- There was a previously estimated authorization amount. In this case you need to apply the “15-percent rule” to determine whether or not an incremental authorization is required. To do this:
- Add 15 percent to the previously estimated authorization amount.
- Compare the total (the sum of the previously estimated authorization amount plus 15 percent) to the actual, final, transaction amount.
If the actual transaction amount is greater than the sum of the previously estimated authorization amount plus 15 percent, an incremental authorization is required for the difference between the previously estimated authorization amount and the actual transaction amount.
4. How to handle authorization reversals. If the final transaction amount is lower than the initially estimated authorization amount, you are required to process an authorization reversal for the difference between the initially estimated authorization amount and the actual one.
You are also required to process an authorization reversal for the entire initially estimated authorization amount when a transaction is subsequently voided or cancelled.
5. The authorization process at a glance. Here is how you should complete an authorization request:
- Swipe the card, wave the card or insert it into a chip card reader at the POS terminal or obtain a card imprint.
- Request an authorization approval for the estimated charges.
- Take the appropriate action based on the authorization response, as shown below.
If you are unable to process the card or the authorization system is down, you can manually key-enter the account number and take an imprint of the card, unless it is an unembossed card. If this is the case, ask for another form of payment.
For U.S. domestic transactions, if the magnetic-stripe cannot be read and a manual imprint of the card cannot be obtained, include the card security code in your authorization request.
- Make sure the authorization response code is present (printed or written) on your sales receipt, in case a copy is requested by your acquirer.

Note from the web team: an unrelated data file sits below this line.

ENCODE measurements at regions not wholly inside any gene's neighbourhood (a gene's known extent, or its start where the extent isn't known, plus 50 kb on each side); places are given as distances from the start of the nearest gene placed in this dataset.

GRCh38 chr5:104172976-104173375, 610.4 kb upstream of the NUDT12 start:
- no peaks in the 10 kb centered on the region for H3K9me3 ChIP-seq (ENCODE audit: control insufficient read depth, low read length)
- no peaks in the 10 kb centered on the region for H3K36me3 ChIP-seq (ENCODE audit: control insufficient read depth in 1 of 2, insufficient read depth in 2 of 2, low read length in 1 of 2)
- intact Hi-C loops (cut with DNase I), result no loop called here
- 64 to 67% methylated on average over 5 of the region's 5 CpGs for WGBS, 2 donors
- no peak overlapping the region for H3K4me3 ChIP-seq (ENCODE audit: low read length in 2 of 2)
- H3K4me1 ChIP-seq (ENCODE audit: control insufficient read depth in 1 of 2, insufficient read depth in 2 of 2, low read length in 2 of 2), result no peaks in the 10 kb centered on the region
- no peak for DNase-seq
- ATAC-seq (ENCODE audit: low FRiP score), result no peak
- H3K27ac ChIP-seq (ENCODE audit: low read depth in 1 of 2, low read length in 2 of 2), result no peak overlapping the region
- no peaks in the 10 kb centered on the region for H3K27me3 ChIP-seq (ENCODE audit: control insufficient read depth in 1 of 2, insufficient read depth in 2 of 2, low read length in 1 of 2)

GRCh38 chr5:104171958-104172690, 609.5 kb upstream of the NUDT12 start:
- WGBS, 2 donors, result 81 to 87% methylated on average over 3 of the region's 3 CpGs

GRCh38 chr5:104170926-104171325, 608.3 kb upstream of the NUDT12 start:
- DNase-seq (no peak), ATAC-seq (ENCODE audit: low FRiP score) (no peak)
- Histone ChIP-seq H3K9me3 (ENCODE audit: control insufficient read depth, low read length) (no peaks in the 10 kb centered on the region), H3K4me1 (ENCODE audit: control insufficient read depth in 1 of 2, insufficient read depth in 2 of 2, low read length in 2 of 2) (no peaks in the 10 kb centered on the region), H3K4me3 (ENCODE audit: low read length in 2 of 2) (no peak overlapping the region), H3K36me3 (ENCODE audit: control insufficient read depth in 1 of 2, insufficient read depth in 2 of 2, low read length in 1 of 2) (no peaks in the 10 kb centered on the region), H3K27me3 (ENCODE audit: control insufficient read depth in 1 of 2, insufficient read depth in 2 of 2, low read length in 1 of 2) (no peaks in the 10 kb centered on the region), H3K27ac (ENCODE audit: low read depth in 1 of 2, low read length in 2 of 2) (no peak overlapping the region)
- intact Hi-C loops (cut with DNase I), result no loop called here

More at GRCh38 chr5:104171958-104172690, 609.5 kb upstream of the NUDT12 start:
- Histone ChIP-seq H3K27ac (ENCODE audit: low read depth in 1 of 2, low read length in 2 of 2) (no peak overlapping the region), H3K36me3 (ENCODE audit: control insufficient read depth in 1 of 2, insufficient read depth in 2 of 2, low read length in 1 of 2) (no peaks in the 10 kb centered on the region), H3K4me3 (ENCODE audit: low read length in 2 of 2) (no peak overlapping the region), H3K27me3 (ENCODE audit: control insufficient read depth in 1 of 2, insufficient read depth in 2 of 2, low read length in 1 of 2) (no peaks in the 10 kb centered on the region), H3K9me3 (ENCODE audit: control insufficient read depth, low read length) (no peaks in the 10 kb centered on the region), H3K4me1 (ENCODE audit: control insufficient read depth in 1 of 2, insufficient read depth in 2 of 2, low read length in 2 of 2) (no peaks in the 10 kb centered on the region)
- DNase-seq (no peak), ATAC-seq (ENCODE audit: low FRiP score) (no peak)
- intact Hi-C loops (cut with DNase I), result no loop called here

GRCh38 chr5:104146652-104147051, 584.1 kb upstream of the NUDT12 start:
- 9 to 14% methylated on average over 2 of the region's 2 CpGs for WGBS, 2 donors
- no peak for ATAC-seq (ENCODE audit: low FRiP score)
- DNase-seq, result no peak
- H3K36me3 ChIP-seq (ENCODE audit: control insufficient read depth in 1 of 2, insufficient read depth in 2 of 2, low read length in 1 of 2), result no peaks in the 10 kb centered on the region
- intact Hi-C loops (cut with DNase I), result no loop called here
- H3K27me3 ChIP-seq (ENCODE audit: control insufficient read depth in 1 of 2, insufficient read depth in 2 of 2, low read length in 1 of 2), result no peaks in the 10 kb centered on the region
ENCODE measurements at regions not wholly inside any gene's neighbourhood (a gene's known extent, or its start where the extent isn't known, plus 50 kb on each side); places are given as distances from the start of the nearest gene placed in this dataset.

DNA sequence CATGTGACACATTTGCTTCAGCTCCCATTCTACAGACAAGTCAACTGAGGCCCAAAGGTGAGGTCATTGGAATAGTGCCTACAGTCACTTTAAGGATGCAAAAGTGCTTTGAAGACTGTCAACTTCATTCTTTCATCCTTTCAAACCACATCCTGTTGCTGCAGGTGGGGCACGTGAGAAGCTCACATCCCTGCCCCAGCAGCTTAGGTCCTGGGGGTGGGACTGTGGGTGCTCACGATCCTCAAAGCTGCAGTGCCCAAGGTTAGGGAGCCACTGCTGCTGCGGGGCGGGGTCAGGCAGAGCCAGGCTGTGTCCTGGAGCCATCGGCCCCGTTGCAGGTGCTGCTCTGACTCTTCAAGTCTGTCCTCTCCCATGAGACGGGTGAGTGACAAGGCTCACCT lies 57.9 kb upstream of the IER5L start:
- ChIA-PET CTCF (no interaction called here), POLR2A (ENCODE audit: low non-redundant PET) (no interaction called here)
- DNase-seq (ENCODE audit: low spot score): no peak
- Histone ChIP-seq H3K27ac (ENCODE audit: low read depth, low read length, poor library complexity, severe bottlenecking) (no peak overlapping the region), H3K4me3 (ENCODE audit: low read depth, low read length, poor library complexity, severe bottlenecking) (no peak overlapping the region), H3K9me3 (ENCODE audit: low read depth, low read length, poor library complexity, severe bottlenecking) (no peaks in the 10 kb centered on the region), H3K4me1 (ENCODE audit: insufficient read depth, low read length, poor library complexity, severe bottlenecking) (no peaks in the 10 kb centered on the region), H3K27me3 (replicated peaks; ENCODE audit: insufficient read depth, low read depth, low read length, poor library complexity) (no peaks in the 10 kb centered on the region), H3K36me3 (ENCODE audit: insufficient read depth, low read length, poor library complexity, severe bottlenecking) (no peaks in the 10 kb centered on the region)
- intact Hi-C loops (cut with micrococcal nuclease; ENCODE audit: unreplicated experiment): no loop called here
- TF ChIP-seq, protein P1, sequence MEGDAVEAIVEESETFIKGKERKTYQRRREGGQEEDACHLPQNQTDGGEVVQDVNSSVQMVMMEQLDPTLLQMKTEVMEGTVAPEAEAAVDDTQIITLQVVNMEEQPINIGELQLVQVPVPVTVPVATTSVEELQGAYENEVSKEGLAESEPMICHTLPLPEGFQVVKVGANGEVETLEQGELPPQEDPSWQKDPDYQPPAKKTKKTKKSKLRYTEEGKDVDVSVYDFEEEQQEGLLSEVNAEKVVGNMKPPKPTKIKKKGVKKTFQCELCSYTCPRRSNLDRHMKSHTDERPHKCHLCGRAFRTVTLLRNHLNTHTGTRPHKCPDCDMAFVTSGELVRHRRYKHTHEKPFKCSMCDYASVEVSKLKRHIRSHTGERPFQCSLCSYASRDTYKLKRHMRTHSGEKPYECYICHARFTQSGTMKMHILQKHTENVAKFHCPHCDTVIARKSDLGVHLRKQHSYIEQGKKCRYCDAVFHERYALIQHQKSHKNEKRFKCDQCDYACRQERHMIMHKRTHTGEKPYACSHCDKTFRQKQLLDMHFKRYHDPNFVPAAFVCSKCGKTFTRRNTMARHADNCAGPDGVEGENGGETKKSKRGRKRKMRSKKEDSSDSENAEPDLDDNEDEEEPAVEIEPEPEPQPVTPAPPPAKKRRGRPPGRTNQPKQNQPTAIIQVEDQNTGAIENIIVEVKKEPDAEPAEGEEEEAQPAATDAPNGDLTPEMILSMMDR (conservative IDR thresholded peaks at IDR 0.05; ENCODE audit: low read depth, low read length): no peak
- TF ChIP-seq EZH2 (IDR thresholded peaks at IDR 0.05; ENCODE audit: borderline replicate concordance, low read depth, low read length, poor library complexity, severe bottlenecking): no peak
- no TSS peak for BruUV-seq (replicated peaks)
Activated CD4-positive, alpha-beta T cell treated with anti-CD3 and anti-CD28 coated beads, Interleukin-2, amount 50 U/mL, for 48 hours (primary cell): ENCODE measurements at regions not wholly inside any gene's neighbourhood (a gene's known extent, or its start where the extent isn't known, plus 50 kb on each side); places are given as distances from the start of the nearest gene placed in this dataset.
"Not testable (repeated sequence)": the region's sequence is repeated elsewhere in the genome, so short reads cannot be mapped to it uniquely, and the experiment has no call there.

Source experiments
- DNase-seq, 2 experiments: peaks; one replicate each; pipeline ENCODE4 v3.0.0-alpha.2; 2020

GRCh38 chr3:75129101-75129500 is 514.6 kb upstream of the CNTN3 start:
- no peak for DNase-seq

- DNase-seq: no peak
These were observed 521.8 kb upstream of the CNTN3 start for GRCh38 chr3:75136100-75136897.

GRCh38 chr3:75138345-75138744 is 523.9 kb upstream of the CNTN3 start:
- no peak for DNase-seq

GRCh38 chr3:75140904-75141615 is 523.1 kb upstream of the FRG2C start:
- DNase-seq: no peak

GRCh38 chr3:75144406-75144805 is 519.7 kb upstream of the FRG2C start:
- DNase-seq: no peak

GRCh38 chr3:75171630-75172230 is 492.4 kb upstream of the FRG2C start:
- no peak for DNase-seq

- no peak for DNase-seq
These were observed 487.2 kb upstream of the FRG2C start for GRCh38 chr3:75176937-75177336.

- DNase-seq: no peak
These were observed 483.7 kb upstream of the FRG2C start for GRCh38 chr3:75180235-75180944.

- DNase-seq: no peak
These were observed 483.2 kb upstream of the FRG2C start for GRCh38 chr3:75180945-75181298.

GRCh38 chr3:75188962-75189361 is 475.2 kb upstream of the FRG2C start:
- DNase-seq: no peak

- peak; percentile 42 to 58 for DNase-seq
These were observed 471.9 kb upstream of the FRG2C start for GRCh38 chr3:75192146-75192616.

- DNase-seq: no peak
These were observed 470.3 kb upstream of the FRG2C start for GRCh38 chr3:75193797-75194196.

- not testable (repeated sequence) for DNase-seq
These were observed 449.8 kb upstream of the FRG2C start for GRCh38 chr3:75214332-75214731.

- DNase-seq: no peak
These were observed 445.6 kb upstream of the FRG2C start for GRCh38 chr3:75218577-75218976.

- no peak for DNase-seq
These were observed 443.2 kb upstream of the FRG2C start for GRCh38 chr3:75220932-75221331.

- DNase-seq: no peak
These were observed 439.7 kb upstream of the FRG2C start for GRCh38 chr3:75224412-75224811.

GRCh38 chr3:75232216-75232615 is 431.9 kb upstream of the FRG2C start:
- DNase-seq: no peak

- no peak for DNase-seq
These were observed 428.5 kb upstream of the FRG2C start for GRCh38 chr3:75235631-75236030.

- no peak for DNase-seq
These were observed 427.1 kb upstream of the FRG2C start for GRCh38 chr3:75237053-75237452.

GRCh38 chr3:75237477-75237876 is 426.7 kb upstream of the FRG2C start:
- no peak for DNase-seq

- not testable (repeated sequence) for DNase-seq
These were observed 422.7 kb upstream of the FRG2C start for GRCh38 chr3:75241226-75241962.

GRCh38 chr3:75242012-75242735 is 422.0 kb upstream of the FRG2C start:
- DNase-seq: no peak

Before completing the transaction, always check the card’s security features and make sure that the card is valid and has not been tampered with. You should also compare the signature on the sales receipt to the one on the back of the card to make sure they match.
How to Manage Delayed and Amended Charges
If you need to apply any additional charges after your guest has checked out (for example, room service, telephone or mini-bar use), you can amend your customer’s bill, provided your customer has agreed to be held responsible for such charges when she signed the service contract. So make sure that, at the time of check-in, your guest signs an agreement to pay for any delayed or amended charges as defined by your terms and conditions.
Below are the steps you should take when billing for delayed or amended charges. This process assumes that the new amount is greater than your hotel’s floor limit. However, even if it is lower than your floor limit, it is strongly recommended that you obtain an authorization approval anyway.
- After your guest has checked out, deposit a separate sales receipt for the delayed charges and write the words “signature on file” on the signature line.
- Obtain an authorization approval, if applicable (again, it is highly recommended that you do so):
- Enter the card details.
- If the card is declined, contact your customer and request another form of payment.
- Keep the transaction receipt and attach a copy to your guest’s record.
- Mail or e-mail the information about the additional charge to the cardholder. This should include:
- The sales receipt with the words “signature on file” on the signature line.
- A copy of the sales draft with a detailed explanation of the additional charges.
If you don’t send the sales receipt for the amended charges to your customer, you should brace yourself for a dispute and a chargeback. Finally, you cannot submit a separate or amended sales receipt for loss, theft or damage to the room — such events should be reported to the appropriate authorities.
Image credit: Wikimedia Commons.